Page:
Who among us could not use a reminder that doors can not exist without walls? Don’t look at the wall as a barrier, but rather the thing holding the doorway that leads to your next adventure. Follow your bliss my friends, life is to short to surround yourself with bare walls and closed doors.
It’s the most wonderful time of the year. Pumpkins for roasting, blood cocktails for toasting and headstones aglow in the yard. You can keep your jingle bells and turkey dinners, give me banshees and the undead any day. Halloween is my thing. The Samhain celebration in our house always starts with a ghoulish feast – no goulash involved. Hosting a ghostly get-together can be scary simple. Here are a few of my go-to tips for creating a terrifyingly terrific table.
Tip #1: Hit the Dollar Stores
I love to peruse those pop-up Halloween shops and warehouses, but I rarely buy there. For the most part they’re just totally over priced. Many of the things you’ll find there can be reproduced with thrifty finds from the Dollar Store or even a thrift shop. Save your money for the big scares.
Tip #2: Raid the Good China
That silver service Gran left ya – the one that’s been gathering tarnish (or patina, if you’re fancy) will lend a great vintage-creepy vibe to your tablescape. Using mismatch serving dishes, old candle holders and turning a glass bowl upside down to replace a cloche are free and up the freaky factor. Mix and match some of the cool paper goods you can find at Target with your fancy chargers or good china. These are all easy and CHEAP tricks for creating that scary-chic setting.
Tip #3: A Dish by Any Other Name
Castelvetrano Olives are a salty Sicilian treat found on many a fancy charcuterie plate. Put them in a brass bowl perched atop a pair of claw hands and their nearly-neon hue makes them instant, “Eye of Newt.” Mashed potatoes and meatloaf, peeled grapes, jelly donuts with dripping raspberry jam, sun-dried tomatoes and cheese baked in puff pastry, pomegranate punch with a splash of lime grenadine, all sound simply delish. Yes? Call them Roasted Brains, Stuffed Intestines, Nosferatu Choux and Blood Bath Bubbly, and you have devilishly deviant deliciousness.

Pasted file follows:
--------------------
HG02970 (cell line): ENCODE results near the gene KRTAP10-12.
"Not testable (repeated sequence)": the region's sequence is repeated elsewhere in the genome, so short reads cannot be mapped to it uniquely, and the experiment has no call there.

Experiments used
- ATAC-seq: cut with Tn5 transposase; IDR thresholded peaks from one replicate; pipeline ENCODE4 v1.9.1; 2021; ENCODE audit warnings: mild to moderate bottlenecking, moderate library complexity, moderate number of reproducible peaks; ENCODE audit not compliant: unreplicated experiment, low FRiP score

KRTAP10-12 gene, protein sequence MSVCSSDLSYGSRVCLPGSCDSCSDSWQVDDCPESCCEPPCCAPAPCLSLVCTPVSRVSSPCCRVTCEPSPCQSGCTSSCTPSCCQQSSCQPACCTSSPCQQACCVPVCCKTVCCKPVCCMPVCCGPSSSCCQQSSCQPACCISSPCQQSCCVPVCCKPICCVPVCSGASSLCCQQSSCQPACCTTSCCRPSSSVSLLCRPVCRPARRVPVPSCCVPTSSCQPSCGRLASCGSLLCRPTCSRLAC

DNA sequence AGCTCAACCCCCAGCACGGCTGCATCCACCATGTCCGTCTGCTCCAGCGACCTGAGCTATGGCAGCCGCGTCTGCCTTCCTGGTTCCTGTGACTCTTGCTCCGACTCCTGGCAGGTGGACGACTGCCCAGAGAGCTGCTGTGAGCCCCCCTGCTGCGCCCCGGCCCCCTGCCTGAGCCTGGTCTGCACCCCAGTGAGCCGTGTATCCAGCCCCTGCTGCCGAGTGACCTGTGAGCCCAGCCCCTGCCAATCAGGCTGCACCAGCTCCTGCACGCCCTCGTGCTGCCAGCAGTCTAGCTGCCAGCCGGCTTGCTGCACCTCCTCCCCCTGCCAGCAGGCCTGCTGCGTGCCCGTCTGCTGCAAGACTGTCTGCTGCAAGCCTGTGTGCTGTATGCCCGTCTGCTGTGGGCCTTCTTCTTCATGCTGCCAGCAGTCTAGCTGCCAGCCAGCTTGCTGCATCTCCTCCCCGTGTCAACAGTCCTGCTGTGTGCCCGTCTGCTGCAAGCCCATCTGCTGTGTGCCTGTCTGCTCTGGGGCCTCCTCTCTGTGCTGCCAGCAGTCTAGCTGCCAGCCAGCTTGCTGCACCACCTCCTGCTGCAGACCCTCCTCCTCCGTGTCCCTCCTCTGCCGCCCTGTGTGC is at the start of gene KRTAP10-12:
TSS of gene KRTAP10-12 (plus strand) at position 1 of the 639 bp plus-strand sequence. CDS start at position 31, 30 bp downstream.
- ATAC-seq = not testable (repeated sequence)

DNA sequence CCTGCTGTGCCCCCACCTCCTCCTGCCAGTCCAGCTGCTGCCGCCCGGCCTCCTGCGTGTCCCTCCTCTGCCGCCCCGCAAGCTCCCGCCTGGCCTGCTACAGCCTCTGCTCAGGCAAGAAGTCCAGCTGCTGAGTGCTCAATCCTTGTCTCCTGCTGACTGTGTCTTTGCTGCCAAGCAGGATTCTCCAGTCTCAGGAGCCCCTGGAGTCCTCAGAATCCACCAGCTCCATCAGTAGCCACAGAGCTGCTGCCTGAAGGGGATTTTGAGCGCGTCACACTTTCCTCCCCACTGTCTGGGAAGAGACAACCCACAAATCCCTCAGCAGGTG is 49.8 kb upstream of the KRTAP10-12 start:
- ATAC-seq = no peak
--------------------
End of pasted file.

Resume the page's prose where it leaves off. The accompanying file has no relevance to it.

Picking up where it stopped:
Tip #4: Raid the Craft and Supply Stores
Pass by the Halloween displays at the craft store, or only shop them if you have that 40% off coupon, but still go. There are some great finds in the floral, fabric, and jewelery-supply sections. Feathers and Spanish Moss, tulle in All Hallows Eve hues, and baubles like vintage-style keys, cameo charms and crystals of all colors lend a chill to the air of your tablescape. Cheap skulls of all shapes, sizes, and colors carry the theme throughout too.
On-line science and industrial supply stores are a veritable wonderland of macabre just waiting to happen. Beakers, flasks, and test tubes… OH MY! A Boston Round bottle with a handwritten, “poison label” does great double duty as a prop in Dr. Jekyll’s laboratory. I picked up a 12 pack of test tubes for less than five bucks. Fill them with dipping sauces. and give them grotesque labels and you’ve got a party.
Here are a couple of simple recipes to take your spine-chilling soiree over the top.
1 pound ground beef
1/2 pound ground pork
1/2 cup bread crumbs
1 tbsp garlic powder
1 tbsp Trader Joe’s Season-All
2 tbsp onion (minced)
Your Favorite Mashed Potatoes
1/2 cup tomato puree
2 pastry bags
Mix meats with garlic, season-all, onion, egg and bread crumbs. Form into 12 balls about the size of your palm. Roll on a parchment covered surface to get an oblong shape. Press two together firmly, six sets in total. Place on a lined baking sheet in a 450 degree oven for 20-25 minutes until cooked through. In the mean time prepare mashed potatoes. Be sure they are not too loose.
Allow potatoes to cool until cool enough to handle. Fill a pastry bag with potatoes. Pipe onto meatloaf “brains” in a zigzag pattern. Fill second pastry bag with tomato puree. Pipe onto potato layer inside of the grooves, nooks and crannies.